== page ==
The introduction of his machines was, therefore, greatly retarded by the fear, among miners, of the explosion of his boilers; in fact, such explosion did occur on more than one occasion.
20. The Savery engine was improved, about 1716 or 1718, by Dr. Desaguliers, who attached to it Papin's safety-valve, and substituted a jet injection from the stand-pipe into the "forcing-vessels" for the surface condensation of Savery's original arrangement.
21. The Savery engine, however, after all improvement in design and construction, though a working and a useful machine, was still a very wasteful one. The steam from the boiler, passing into the cold, wet water-reservoir or forcing-vessel, was condensed in large quantity, and also to a very serious extent, by coming into actual contact with the water itself.
Papin, who has already been referred to, in 1707 proposed to avoid this loss, to some extent at least, by the use of his piston, which
Fig. 9.—Papin's Steam-Engine, a. d. 1707.
e interposed between the steam and the water, as in Fig. 9, which is copied from a sketch given by Papin himself.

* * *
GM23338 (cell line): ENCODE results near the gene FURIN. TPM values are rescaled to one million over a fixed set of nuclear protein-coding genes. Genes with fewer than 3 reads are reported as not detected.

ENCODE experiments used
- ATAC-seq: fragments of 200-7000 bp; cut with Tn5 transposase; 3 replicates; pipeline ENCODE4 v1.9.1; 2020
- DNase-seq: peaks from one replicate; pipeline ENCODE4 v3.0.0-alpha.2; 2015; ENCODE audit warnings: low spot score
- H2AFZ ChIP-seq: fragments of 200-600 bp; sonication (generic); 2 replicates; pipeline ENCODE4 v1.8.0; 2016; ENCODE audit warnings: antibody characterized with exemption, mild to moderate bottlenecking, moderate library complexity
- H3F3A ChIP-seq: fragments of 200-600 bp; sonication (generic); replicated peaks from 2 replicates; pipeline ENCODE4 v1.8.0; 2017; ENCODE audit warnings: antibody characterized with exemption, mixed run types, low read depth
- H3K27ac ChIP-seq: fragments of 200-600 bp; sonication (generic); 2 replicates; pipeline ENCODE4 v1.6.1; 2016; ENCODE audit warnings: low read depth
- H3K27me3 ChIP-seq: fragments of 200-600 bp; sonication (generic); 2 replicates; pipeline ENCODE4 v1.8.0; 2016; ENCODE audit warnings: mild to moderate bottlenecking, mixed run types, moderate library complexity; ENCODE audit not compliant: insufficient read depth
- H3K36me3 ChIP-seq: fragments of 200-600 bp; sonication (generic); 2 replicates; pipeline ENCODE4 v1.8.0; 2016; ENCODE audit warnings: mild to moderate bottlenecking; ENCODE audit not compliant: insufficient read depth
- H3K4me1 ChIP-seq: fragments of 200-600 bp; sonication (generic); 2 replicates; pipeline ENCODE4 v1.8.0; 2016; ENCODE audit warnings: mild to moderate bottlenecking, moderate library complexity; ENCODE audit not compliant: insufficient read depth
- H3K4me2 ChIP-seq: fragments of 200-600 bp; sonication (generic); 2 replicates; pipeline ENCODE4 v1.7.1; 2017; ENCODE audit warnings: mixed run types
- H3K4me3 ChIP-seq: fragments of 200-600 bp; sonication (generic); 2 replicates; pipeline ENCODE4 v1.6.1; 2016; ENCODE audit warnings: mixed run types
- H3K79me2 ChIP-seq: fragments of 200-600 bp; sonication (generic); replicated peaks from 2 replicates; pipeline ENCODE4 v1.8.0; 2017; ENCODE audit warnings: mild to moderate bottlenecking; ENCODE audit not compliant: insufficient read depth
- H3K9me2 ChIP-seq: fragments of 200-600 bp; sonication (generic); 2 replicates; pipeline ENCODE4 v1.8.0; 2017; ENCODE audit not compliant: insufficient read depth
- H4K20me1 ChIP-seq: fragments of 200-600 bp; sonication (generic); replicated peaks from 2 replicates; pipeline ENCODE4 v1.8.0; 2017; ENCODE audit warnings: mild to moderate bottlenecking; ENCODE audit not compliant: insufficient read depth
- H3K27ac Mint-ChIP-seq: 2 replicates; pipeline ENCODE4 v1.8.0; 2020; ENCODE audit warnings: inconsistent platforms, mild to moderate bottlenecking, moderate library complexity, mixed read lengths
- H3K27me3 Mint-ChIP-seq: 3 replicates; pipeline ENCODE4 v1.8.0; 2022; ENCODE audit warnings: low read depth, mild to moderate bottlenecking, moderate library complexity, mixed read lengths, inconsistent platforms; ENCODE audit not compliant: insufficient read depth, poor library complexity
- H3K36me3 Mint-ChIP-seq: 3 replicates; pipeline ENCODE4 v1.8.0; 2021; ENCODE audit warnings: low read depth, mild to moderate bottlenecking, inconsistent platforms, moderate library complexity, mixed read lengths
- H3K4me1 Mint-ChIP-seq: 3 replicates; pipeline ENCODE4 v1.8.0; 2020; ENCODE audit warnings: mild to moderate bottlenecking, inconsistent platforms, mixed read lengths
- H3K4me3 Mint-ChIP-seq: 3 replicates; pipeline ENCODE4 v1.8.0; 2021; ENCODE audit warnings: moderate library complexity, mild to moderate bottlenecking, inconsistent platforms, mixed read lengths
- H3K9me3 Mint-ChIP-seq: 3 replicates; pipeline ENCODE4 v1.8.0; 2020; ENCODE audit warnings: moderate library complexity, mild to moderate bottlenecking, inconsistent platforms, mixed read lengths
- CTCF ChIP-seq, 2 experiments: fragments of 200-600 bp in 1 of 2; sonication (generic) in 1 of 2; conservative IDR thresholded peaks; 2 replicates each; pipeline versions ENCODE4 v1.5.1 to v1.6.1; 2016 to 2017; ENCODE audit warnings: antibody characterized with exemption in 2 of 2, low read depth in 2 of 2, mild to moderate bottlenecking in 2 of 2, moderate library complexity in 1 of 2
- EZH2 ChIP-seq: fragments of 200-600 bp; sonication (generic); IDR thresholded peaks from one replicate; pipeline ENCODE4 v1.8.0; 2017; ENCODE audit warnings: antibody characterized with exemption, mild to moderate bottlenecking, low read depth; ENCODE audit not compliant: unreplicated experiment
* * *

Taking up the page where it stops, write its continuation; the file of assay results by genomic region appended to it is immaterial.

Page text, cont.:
This engine is, in principle, a Marquis of Worcester engine, in which the piston E is introduced to separate the steam from the water which it impels, and thus to reduce the amount of loss by condensation.
This engine was never constructed, except experimentally, however, and is principally of interest in a history of the steam-engine from the fact that it was a useful suggestion to succeeding inventors.
Papin had, as early as 1698, abandoned his earlier but more advanced project of a piston, driven by steam-pressure on one side, assisted by a vacuum produced on the other; and he can only be regarded, therefore, as an ingenious and intelligent though unfortunate projector, and not as a successful inventor, notwithstanding his acknowledged ability and learning.